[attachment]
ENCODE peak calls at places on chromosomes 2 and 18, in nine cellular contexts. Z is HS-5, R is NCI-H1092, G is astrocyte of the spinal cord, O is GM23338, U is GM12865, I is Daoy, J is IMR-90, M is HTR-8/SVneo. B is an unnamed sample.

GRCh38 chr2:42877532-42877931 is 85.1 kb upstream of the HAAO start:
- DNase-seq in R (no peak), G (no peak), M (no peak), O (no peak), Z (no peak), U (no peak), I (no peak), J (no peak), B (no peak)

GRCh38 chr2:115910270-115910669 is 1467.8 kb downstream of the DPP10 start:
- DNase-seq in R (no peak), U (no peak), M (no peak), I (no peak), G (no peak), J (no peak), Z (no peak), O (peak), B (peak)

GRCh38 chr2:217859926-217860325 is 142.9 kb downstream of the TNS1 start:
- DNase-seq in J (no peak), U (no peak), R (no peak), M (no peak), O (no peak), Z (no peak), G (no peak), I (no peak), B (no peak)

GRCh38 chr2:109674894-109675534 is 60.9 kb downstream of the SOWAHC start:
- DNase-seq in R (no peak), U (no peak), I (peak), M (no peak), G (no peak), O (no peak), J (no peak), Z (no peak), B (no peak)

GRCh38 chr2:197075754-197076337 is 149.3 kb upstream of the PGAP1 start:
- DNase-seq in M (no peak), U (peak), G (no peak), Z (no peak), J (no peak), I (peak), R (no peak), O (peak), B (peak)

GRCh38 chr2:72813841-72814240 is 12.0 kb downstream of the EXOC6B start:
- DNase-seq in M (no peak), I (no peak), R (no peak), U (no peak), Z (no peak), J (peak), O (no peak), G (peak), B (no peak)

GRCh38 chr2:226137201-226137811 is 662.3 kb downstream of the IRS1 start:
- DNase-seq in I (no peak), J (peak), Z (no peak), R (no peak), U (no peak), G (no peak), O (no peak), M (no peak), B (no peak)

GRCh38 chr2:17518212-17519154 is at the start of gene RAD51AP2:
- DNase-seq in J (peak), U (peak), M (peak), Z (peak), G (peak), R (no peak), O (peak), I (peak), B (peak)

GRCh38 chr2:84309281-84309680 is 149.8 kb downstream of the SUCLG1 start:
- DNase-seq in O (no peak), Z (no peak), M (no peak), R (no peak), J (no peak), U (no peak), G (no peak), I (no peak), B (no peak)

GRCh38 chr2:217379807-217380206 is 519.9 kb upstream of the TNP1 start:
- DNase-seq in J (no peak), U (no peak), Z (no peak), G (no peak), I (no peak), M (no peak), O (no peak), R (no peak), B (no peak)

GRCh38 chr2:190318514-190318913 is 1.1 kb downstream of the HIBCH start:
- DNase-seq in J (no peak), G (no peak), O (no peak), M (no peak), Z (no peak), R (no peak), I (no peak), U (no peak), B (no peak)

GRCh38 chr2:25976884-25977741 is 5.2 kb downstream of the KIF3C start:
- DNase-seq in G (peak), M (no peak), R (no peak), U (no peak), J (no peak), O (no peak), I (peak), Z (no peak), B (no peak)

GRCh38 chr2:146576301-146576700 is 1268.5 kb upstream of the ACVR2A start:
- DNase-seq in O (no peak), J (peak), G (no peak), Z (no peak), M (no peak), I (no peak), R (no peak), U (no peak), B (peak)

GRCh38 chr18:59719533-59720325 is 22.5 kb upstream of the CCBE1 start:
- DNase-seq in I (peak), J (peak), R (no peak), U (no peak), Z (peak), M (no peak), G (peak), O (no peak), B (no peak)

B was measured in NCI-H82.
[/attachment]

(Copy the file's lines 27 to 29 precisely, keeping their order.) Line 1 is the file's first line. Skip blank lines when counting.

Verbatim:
- DNase-seq in O (no peak), J (peak), G (no peak), Z (no peak), M (no peak), I (no peak), R (no peak), U (no peak), B (peak)

GRCh38 chr18:59719533-59720325 is 22.5 kb upstream of the CCBE1 start:
- DNase-seq in I (peak), J (peak), R (no peak), U (no peak), Z (peak), M (no peak), G (peak), O (no peak), B (no peak)